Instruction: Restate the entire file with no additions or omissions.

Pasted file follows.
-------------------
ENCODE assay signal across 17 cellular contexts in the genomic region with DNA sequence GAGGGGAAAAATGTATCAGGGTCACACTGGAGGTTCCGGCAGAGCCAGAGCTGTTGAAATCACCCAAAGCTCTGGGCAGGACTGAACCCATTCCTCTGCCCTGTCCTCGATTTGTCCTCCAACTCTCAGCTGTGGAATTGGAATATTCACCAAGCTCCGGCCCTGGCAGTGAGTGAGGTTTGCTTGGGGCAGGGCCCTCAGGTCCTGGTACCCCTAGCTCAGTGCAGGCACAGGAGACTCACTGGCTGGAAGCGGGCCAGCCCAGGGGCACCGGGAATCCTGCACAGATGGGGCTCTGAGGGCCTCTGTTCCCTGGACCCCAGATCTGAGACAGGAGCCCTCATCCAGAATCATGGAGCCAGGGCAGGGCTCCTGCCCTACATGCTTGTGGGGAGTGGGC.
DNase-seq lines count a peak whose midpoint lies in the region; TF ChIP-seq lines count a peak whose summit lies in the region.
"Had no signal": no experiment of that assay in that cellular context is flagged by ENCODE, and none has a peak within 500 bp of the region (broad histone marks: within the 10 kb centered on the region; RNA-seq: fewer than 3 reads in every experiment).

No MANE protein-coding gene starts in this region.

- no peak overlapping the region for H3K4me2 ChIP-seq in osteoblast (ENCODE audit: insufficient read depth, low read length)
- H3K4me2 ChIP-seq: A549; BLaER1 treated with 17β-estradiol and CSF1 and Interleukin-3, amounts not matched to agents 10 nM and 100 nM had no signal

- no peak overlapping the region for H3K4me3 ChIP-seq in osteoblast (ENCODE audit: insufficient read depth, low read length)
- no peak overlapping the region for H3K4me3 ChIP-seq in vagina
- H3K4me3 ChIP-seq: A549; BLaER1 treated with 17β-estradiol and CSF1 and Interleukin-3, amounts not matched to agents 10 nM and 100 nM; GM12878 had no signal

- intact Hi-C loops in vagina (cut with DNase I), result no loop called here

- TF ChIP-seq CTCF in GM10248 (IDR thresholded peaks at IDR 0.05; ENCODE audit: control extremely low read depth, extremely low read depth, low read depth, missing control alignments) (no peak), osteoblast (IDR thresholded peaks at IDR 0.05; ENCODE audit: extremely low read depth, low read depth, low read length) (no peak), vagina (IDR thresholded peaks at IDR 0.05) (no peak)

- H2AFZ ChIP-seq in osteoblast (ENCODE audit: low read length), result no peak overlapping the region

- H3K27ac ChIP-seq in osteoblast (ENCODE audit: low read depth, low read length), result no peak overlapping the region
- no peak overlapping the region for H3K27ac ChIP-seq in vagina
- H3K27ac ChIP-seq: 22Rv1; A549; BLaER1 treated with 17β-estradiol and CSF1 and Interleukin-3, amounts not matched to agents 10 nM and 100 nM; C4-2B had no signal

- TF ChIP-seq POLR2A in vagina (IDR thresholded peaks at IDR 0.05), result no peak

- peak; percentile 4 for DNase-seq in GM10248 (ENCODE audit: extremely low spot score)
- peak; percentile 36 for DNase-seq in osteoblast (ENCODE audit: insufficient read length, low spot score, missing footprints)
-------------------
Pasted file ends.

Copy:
ENCODE assay signal across 17 cellular contexts in the genomic region with DNA sequence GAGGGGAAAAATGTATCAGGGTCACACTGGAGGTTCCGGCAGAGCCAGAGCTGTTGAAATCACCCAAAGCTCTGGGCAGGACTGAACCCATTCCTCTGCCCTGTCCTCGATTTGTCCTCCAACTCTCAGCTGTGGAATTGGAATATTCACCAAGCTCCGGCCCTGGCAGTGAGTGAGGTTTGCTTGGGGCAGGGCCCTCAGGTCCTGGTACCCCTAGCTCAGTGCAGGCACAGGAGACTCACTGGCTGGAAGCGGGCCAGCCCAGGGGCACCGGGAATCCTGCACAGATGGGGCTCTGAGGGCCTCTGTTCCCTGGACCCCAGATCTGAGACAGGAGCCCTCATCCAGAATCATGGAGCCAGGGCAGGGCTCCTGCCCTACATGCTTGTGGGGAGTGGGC.
DNase-seq lines count a peak whose midpoint lies in the region; TF ChIP-seq lines count a peak whose summit lies in the region.
"Had no signal": no experiment of that assay in that cellular context is flagged by ENCODE, and none has a peak within 500 bp of the region (broad histone marks: within the 10 kb centered on the region; RNA-seq: fewer than 3 reads in every experiment).

No MANE protein-coding gene starts in this region.

- no peak overlapping the region for H3K4me2 ChIP-seq in osteoblast (ENCODE audit: insufficient read depth, low read length)
- H3K4me2 ChIP-seq: A549; BLaER1 treated with 17β-estradiol and CSF1 and Interleukin-3, amounts not matched to agents 10 nM and 100 nM had no signal

- no peak overlapping the region for H3K4me3 ChIP-seq in osteoblast (ENCODE audit: insufficient read depth, low read length)
- no peak overlapping the region for H3K4me3 ChIP-seq in vagina
- H3K4me3 ChIP-seq: A549; BLaER1 treated with 17β-estradiol and CSF1 and Interleukin-3, amounts not matched to agents 10 nM and 100 nM; GM12878 had no signal

- intact Hi-C loops in vagina (cut with DNase I), result no loop called here

- TF ChIP-seq CTCF in GM10248 (IDR thresholded peaks at IDR 0.05; ENCODE audit: control extremely low read depth, extremely low read depth, low read depth, missing control alignments) (no peak), osteoblast (IDR thresholded peaks at IDR 0.05; ENCODE audit: extremely low read depth, low read depth, low read length) (no peak), vagina (IDR thresholded peaks at IDR 0.05) (no peak)

- H2AFZ ChIP-seq in osteoblast (ENCODE audit: low read length), result no peak overlapping the region

- H3K27ac ChIP-seq in osteoblast (ENCODE audit: low read depth, low read length), result no peak overlapping the region
- no peak overlapping the region for H3K27ac ChIP-seq in vagina
- H3K27ac ChIP-seq: 22Rv1; A549; BLaER1 treated with 17β-estradiol and CSF1 and Interleukin-3, amounts not matched to agents 10 nM and 100 nM; C4-2B had no signal

- TF ChIP-seq POLR2A in vagina (IDR thresholded peaks at IDR 0.05), result no peak

- peak; percentile 4 for DNase-seq in GM10248 (ENCODE audit: extremely low spot score)
- peak; percentile 36 for DNase-seq in osteoblast (ENCODE audit: insufficient read length, low spot score, missing footprints)